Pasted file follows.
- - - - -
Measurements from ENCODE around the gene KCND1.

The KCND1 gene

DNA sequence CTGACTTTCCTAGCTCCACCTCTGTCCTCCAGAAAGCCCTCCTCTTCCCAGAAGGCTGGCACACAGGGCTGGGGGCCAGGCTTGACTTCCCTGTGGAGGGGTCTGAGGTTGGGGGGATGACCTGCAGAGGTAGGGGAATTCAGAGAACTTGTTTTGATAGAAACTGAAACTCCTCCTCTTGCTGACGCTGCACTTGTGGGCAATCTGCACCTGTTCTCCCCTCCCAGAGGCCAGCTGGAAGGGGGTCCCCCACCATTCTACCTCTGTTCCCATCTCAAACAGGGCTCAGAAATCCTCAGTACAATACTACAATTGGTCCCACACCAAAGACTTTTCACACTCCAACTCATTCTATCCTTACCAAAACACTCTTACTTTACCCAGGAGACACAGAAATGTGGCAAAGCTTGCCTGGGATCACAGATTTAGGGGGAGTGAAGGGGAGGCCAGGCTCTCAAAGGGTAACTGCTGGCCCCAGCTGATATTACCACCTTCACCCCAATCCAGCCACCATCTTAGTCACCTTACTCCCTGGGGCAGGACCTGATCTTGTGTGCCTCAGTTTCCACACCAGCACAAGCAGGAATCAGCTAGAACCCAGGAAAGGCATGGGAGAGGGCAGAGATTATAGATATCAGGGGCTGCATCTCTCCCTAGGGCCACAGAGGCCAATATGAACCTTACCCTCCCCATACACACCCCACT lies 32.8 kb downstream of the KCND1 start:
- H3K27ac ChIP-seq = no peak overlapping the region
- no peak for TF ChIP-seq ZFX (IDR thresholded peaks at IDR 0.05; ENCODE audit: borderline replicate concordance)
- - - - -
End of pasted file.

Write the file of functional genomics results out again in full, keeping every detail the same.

Measurements from ENCODE around the gene KCND1.

The KCND1 gene

DNA sequence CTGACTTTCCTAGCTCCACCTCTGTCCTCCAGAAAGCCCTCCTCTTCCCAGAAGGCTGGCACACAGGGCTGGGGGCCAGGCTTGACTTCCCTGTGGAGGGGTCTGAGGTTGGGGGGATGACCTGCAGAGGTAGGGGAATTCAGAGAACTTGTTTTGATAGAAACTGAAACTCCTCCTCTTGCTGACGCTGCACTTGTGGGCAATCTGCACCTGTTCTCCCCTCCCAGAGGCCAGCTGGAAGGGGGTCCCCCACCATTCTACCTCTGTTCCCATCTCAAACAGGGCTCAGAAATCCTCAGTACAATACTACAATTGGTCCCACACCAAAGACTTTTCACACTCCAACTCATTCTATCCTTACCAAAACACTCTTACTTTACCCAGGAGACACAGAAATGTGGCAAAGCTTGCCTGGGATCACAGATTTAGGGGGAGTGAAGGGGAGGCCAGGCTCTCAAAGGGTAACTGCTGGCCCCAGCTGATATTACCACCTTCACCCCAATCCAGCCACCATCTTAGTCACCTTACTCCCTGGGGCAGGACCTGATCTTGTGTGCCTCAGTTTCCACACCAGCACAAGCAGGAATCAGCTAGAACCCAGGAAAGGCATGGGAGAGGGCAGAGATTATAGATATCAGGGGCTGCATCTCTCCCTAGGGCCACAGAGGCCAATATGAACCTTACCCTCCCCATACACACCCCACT lies 32.8 kb downstream of the KCND1 start:
- H3K27ac ChIP-seq = no peak overlapping the region
- no peak for TF ChIP-seq ZFX (IDR thresholded peaks at IDR 0.05; ENCODE audit: borderline replicate concordance)